Container box shippers and forwarders could be in for historically high rates and contentious contract negotiations with carriers upon first quarter 2021 contract renewals and a shift from term to spot volumes, following changing market norms brought on by the coronavirus pandemic.
With the majority of annual term contracts set to be negotiated in early 2021, many market players believe that high rates on many trade lanes and consumer demand seen throughout this year’s elongated peak season will push into 2021, causing contracted freight pricing to start at record levels.
A tumultuous year in global freight markets has seen container carriers commanding rates to record highs throughout the coronavirus pandemic by balancing capacity and voiding a record number of voyages to prevent rates from eroding downwards. As a result, a strengthening of carrier pricing power may be a long-term consequence of shifting market fundamentals felt in 2020.
“Do not go into contract negotiations with your provider with any sense that this will be a normal year,” said David Bennett, president of America’s at Globe Express Services, during a December freight outlook presentation.
The majority of annual box rate contracts on major routes are negotiated in March and April. Some sources had expressed earlier in the year that discussions may begin sooner should the spot market return to normalcy.
However, as rates have maintained high levels through Q4 2020, this no longer appears an attractive option to shippers and forwarders, who hope instead to wait until rates trend downward.
“I don’t think any shipper in their right mind would like to start these conversations this side of the Chinese New Year,” SeaIntelligence CEO Lars Jenson told S&P Global Platts. “Negotiations will be pushed back a little at least on the trans-Pacific.”
This is because the starting point for freight contract discussions is historically dictated by the current spot rate, with actual contract rates usually settled at some discount to the going spot rate when the dust settles. And with current spot rates touching record highs, few shippers are eager to begin negotiations now.
Market watchers expect carriers to begin negotiations by asking higher prices for contracted freight on major trade lanes, as a result of soaring import costs seen throughout the second half of 2020, compounded by continued strengthening of carrier alliances and discipline in avoiding excess capacity.
“Like a rising tide, all of the rates on major trades are going up this year,” said one North American co-loader. “If I had to throw a dart, the days of $1,500/FEU to West Coast North America are gone for good, carriers will be looking to drive rates up, probably starting around $2,500/FEU for trans-Pac.”
Annual contracts could be replaced with three-month to six-month rolling contracts, mostly to protect the supply side of the market, allowing carriers to revise contract terms if rates are supported or trending upward.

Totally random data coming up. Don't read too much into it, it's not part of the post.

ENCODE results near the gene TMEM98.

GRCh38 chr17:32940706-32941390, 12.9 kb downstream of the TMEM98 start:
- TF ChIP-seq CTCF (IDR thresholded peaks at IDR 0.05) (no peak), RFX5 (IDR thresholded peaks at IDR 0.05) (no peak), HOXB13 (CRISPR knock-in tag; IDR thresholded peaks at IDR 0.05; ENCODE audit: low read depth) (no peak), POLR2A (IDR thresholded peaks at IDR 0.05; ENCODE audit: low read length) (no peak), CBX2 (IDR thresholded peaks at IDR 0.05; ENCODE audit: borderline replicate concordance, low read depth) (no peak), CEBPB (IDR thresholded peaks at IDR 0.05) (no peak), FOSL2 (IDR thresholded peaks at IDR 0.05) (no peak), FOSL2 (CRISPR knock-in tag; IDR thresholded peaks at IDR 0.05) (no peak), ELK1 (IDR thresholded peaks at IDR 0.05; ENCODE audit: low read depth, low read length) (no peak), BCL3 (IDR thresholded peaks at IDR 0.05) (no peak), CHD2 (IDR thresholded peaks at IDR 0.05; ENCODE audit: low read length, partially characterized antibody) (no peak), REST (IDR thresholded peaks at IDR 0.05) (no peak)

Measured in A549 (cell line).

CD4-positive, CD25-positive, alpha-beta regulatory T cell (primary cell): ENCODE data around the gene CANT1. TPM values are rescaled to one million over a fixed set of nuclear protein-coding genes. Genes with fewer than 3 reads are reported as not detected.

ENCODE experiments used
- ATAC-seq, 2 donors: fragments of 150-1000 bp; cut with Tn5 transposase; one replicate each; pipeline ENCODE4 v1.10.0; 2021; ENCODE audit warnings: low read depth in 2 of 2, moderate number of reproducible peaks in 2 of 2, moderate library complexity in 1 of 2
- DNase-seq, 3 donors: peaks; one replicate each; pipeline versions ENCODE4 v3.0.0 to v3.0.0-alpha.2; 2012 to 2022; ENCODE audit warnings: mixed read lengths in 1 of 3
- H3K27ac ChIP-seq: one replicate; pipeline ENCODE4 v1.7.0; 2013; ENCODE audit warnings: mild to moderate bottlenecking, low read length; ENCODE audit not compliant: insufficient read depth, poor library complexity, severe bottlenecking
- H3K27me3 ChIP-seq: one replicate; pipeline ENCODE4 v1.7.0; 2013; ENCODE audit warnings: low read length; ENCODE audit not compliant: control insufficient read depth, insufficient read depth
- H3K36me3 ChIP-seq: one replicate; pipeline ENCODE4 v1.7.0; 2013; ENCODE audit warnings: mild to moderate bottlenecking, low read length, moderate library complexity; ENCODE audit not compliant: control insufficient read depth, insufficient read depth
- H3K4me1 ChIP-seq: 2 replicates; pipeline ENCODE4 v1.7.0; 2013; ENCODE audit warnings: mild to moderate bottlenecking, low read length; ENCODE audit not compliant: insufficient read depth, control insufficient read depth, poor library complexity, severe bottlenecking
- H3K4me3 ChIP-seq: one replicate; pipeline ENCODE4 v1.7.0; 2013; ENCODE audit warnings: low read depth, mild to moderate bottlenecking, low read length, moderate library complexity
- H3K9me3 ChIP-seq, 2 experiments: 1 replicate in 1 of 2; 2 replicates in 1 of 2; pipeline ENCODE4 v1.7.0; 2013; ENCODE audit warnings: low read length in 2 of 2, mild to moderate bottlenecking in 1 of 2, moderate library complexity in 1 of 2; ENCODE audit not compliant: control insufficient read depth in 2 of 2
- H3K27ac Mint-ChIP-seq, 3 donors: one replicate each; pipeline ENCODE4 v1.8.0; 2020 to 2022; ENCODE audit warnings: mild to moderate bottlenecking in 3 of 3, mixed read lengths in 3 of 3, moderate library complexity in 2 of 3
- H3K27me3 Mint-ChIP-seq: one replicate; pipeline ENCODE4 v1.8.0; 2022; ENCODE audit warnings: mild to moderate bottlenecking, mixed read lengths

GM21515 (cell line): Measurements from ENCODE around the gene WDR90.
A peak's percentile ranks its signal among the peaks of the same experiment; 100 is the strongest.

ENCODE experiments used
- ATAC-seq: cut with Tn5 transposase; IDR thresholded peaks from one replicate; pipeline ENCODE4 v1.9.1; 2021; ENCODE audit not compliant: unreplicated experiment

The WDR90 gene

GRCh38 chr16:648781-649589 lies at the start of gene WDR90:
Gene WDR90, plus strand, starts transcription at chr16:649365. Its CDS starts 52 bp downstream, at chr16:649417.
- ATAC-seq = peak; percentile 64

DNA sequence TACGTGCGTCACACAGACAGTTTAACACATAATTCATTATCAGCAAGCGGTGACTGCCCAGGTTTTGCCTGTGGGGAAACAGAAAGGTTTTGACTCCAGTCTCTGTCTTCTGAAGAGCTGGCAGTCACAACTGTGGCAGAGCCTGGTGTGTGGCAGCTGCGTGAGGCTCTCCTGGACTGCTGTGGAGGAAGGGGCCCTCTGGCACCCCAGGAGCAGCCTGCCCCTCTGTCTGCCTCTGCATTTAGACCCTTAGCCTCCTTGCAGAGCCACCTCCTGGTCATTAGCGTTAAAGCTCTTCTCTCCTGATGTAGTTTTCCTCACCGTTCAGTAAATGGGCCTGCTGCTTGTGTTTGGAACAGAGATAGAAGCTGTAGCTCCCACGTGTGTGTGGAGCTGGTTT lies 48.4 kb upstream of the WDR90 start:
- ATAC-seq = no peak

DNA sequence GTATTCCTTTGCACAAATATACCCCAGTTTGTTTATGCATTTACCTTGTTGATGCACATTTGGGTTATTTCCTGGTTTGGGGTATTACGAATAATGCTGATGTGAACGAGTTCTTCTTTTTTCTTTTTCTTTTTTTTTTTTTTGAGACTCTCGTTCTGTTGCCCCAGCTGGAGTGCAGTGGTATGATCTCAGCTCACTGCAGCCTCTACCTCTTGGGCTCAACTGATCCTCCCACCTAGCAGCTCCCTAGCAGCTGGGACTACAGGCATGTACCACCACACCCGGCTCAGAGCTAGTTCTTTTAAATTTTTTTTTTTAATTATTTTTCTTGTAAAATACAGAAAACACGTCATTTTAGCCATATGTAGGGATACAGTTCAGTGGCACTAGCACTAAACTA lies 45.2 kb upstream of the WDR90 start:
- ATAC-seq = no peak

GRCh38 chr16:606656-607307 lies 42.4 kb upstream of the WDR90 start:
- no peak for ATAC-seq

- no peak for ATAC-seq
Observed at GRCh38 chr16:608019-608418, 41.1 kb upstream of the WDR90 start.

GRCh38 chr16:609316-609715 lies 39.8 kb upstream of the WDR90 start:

“I believe we will see various contract cycles with shorter term agreements versus longer term agreements” Bennett said, commenting on the various agendas that market players bring to the table during contract negotiations.
But some shippers may push for longer-term, multiyear contracts, in order to hedge against further rate surges, capacity shortages, blanked sailings, and booking issues that have plagued the market in 2020.
In Q3 and Q4 of 2020, a flurry of spot market activity caused some significant customer dissatisfaction, as some shippers saw their contracted cargoes rolled and left on the quayside in North Asian ports in favor of newer booked spot cargoes.
“Buffer your transportation budgets to account for the extended volatility we expect to see in 2021,” Bennett said.
Spot market growth
The spot market currently accounts for less than half of freight moved on major routes, but 2021 could see a rebalancing of cargo from term agreements towards spot purchases, as shippers hesitant to sign contracts look to take advantage of a possible market downtrend after the Lunar New Year. The result would be medium- to long-term growth in the size of the spot market relative to contracted freight.
“If carriers are making better money on fixed contracts, the spot market doesn’t have to be so fiery,” said a co-loader. “They won’t jack up the spot market if contract levels are high.”
Shippers and forwarders may profit when contracted rates are low, but a cargo owner paying the lowest rate in the market to move their goods will be the first to have cargo left behind at port. So, some shippers, likely those who ship a smaller number of TEUs, may opt to operate on a spot basis, in order to both guarantee space amid carrier-imposed capacity shortages and to take advantage of a possible dent in rate levels.